After 25 years, it took a DNA test for James C. Graham to understand why the man who raised him was always so distant. The man he knew as his father wasn’t actually his dad at all. In fact, his DNA matched samples taken from a deceased Catholic priest who grew up in North Carolina.
Graham had long suspected that Father Thomas Sullivan was his father, but his mother and Sullivan took the secret to their graves. He began his quest for the truth after seeing a picture of the priest and noticing the similarities in their faces. He appealed to officials in Rome and amassed documents that showed Sullivan was almost certainly his father. Conclusive proof was provided when Sullivan’s religious order, the Missionary Oblates of Mary Immaculate, gave permission to exhume the priest’s body from a cemetery in Tewksbury to conduct DNA testing.
Demand for DNA testing grows
Graham has now entered an exclusive group of people fathered by Catholic priests who break their promise of celibacy. With more than 400,000 priests worldwide, there may be hundreds of people like Graham growing up without knowing their true biological fathers or shamed into keeping their real father’s identity secret.
This week, many Kenyan families have accused Catholic priests of siring and abandoning children. Some have been taken to court. An agency contracted to perform DNA testing for children believed to have been sired by Catholic priests wants the report made public by 24th September.
The firm’s director, Kinyanjui Murigi, said the campaign began on Saturday. The agency will then send the samples to their parent company in the USA for testing.
“When a person seeks a DNA test, we take the sample and also write to the church to send for the official involved. The church has cooperated”, said Murigi. “The group wants us to give every child and mother a chance if they have sired a child with the priests. It is a straightforward activity.”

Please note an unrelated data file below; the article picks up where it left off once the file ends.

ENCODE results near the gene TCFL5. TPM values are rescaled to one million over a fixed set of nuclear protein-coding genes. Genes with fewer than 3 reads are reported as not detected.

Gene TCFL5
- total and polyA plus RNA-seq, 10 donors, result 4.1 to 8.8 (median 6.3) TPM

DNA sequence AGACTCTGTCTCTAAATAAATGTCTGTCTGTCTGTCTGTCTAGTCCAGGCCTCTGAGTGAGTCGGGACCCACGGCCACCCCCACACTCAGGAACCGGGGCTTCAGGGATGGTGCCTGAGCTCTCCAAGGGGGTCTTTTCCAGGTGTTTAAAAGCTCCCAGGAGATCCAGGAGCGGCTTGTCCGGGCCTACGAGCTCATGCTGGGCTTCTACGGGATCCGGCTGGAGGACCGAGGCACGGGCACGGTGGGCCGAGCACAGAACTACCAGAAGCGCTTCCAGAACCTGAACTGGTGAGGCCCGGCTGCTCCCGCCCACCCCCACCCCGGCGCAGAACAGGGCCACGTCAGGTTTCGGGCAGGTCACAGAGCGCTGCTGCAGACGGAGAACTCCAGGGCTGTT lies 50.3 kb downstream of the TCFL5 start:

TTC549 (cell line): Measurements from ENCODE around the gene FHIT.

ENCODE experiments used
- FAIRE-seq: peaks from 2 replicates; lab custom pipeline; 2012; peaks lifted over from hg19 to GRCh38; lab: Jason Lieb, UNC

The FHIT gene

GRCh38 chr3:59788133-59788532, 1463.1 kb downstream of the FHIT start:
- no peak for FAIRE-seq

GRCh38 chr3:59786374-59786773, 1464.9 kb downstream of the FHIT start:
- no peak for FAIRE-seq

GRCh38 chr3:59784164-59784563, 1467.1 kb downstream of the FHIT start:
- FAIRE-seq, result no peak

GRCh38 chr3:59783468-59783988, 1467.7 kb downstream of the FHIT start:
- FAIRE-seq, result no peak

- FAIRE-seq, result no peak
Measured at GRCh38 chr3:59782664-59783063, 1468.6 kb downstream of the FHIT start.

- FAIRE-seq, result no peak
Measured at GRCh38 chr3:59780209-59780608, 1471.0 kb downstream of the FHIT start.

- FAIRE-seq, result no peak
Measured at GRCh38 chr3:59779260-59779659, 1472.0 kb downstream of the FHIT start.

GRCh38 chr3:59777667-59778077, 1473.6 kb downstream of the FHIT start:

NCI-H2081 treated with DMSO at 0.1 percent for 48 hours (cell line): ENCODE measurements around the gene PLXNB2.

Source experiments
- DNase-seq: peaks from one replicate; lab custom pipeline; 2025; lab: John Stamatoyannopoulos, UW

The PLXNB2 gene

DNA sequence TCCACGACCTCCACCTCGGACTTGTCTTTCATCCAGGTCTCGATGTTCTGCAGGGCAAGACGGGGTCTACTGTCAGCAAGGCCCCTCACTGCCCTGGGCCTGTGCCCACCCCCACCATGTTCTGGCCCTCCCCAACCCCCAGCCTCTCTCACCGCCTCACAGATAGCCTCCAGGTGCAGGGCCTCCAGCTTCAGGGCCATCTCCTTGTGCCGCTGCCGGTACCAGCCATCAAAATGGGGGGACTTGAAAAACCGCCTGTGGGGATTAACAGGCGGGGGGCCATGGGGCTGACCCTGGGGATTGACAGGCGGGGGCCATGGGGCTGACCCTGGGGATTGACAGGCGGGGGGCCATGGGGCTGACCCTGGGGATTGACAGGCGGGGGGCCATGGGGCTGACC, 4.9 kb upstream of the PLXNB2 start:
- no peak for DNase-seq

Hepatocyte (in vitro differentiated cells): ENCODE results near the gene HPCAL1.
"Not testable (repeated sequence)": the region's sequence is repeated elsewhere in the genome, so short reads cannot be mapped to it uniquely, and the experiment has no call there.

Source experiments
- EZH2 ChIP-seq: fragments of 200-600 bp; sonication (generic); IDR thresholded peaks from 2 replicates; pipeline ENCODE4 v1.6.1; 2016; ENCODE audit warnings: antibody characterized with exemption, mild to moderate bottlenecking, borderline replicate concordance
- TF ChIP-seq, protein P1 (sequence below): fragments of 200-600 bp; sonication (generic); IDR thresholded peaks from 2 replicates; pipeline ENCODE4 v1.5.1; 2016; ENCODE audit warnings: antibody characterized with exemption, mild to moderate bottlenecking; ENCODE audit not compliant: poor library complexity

He said the DNA test results will be sent to the priest, the mother, the church and the Vatican.
South Carolina-based Graham is now the subject of a 2017 Globe Spotlight report on the children of Catholic priests, and hopes his determination will inspire others who believe they may be the offspring of Catholic priests. He also plans to work with Coping International, an advocacy organization based in Ireland that works with the sons and daughters of Catholic priests globally.
“My message to others is, don’t quit. You may be disappointed along the way, but you’ll get to where you want to be”, he said.
Vincent Doyle, founder of Coping International, said he was pleased with the results of the DNA tests but criticized the Missionary Oblates of Mary Immaculate for not doing more to confirm Graham’s parentage before Graham had to resort to a paternity test on his father’s body.
“I feel so sorry for Jim that he’s had to come all this way to have a natural right acknowledged”, he said. “No church should ever do that to a human being.”
Graham later obtained church documents from a sympathetic priest that explained how his real father had deserted his religious order, leaving no forwarding address and saying he would never return. He subsequently rejoined the Missionary Oblates of Mary Immaculate and spent the next 16 years doing penance – translating religious texts and performing menial tasks – at a shrine in upstate New York.
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